Montgomery County Library Director Williams seeks to punish taxpayers for Commissioners Court’s decision to eliminate long-term vacancy positions, wants MORE money in middle of budget year

Montgomery County Library Director Jeri Williams hopes to increase her shredding of taxpayers’ money.

Conroe, February 25 – With the massive variety of sources of information readily available to Americans young and old, it’s not surprising that the Pew Research Center has found a nine percent (9%) decline in library usage across the United States every three year. In Montgomery County, library usage is no different from the national pattern. Nevertheless, the County’s Library budget has grown by more than nine percent in just five years, from $8,771,633 in Fiscal Year 2014 to $9,574,215.

The Library has become a bureaucrat’s candy land.

Now, Library Director Jerilynne Williams seeks to punish the taxpayers for the Commissioners Court’s decision on February 12, 2019, to eliminate four positions which had remained unfilled for long periods of time, also known as “ghost employees.” While taxpayers had to pay taxes to support the spending on those positions, Williams and the Library Department didn’t fill the positions. Williams clearly was furious that the Commissioners Court dared to oversee the folly in her mismanagement of County tax dollars.

On September 5, 2018, after hearing Williams’ budget request, the Commissioners Court passed a Budget, which included the Library Department, for the entire Fiscal Year 2019, which began on October 1, 2018.

On January 29, 2019, and again on February 12, 2019, the Commissioners Court considered the “ghost employees” in Williams’ Library Department:

  • A Library Coordinator-Programs, which Williams and the Library Department had left vacant for 308 days with total compensation of $68,716.52. Obviously, hiring someone in such a lucrative position could not pose much of a challenge since the median income for a family of four in Montgomery County is only $71,123, according to the United States Census Bureau.
  • A Librarian II position, which Williams had allowed to remain vacant for 186 days with total compensation of $64,756.80.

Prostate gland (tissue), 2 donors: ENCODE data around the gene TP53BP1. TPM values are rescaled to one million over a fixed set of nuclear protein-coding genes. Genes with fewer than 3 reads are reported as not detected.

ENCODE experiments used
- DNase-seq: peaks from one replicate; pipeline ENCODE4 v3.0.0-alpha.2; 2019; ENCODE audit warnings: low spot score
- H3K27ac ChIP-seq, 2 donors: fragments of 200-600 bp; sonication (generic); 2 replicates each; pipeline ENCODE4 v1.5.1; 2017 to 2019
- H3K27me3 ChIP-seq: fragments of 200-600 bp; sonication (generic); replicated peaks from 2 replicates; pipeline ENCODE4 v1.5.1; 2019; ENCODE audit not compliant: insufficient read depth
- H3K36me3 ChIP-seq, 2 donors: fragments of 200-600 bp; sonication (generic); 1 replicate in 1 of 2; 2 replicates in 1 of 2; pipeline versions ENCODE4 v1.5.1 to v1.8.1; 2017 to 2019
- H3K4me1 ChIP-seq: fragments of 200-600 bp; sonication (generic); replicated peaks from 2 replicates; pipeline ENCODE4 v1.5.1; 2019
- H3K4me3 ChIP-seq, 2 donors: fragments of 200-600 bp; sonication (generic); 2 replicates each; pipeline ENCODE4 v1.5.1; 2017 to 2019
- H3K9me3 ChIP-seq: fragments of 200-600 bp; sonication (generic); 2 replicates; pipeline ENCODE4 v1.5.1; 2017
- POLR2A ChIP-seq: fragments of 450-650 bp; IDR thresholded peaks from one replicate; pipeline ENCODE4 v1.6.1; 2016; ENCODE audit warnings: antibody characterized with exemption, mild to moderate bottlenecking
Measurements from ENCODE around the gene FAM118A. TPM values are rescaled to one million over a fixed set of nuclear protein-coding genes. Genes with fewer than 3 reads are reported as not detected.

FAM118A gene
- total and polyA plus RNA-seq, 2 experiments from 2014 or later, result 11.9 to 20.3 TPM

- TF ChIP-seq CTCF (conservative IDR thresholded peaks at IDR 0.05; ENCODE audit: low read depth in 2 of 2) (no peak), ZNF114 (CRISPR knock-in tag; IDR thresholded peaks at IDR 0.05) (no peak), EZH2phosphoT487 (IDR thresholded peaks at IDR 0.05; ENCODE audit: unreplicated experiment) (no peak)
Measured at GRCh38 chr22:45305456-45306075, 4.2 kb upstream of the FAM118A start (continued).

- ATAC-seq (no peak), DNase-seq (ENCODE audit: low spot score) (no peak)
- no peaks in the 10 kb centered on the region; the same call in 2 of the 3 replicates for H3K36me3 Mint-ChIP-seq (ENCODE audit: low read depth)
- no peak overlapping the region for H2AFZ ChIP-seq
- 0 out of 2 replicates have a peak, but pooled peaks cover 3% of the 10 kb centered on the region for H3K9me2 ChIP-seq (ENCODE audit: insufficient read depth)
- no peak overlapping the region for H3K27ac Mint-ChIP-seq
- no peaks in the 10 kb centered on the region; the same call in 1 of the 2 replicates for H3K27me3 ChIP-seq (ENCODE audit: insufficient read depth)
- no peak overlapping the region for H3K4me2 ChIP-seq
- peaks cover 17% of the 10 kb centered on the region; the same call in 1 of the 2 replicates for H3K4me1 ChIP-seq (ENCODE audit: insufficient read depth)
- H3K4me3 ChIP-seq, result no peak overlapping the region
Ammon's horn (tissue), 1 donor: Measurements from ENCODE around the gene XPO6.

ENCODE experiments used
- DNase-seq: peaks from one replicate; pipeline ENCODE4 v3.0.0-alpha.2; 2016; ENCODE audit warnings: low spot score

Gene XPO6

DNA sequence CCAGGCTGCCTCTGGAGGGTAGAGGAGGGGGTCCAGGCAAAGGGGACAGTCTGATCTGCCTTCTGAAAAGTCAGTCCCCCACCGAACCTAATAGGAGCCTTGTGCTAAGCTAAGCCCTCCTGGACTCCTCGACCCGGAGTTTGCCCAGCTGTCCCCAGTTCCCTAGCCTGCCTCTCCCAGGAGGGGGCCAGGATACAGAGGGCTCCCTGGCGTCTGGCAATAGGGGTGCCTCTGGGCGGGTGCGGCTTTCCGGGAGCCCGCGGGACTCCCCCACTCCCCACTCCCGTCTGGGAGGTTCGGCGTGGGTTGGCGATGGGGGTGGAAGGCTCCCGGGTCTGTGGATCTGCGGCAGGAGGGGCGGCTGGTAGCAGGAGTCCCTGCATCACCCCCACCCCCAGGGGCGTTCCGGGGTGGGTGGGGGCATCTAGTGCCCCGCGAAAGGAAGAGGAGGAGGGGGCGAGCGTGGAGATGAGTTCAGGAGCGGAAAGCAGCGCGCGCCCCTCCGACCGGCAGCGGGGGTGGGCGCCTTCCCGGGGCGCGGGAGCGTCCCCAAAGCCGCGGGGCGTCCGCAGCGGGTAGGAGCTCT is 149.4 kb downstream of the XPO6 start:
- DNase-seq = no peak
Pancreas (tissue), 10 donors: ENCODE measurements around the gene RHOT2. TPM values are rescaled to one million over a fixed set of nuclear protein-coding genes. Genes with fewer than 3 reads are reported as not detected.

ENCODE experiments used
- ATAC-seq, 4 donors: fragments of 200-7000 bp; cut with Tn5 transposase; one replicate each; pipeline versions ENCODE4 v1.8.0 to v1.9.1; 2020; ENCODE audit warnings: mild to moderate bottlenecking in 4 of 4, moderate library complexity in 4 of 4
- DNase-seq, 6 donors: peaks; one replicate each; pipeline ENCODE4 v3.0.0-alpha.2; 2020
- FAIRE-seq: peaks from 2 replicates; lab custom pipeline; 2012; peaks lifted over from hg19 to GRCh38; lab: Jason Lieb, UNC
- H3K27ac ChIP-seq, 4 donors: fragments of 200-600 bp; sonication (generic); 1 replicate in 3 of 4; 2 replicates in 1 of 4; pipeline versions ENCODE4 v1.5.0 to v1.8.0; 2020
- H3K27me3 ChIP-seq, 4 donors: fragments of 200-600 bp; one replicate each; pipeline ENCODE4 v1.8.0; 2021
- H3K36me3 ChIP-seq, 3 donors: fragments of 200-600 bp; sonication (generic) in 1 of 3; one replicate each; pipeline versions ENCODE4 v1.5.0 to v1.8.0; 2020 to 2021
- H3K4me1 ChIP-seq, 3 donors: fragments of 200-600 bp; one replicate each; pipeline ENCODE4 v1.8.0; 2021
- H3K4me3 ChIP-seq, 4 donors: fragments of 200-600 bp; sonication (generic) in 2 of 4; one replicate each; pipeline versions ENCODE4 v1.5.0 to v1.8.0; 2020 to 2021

• A Branch Manager position, which Williams had allowed to remain vacant for 333 days with total compensation above the median income for Montgomery County. The Branch Manager “ghost” received compensation of $78,415.69.
  • A Catalog Technician, vacant for 116 days with total compensation of $37,193.50.

On February 12, 2019, the Commissioners Court voted 4 to 1 (Meador dissenting) to end Williams’ folly and eliminated the positions.

In a memo from Williams to Montgomery County Judge Mark Keough, Williams now seeks to reopen the eliminated positions at total salaries that are $14,864.07 higher than Williams and the Library Department had received in its Budget request for Fiscal Year 2019. Williams told Keough in the secret memorandum, “A funding source would be needed for the remaining $14,864.07.”

Williams clearly is out of touch with reality. First, Keough and the Commissioners Court have made clear they wanted to close the “ghost employee” positions. Second, Williams’ actions – and no one else’s – were clearly the justification for closing the positions. The Library Department operated just fine without the four “ghost employees.”

The clear justification for Williams request for a mid-year budget increase is her anger that the Commissioners Court has called her to task for her poor management of her underutilized Department.

Keough ran for office on a platform of reducing County government spending. Williams’ awkward request for an increase is precisely the place where he should drawn the line in the sand and say “no” to reinstatement of positions which have now been vacant for almost a year with respect to two of the four of them and almost half a year for the other two.

 

 

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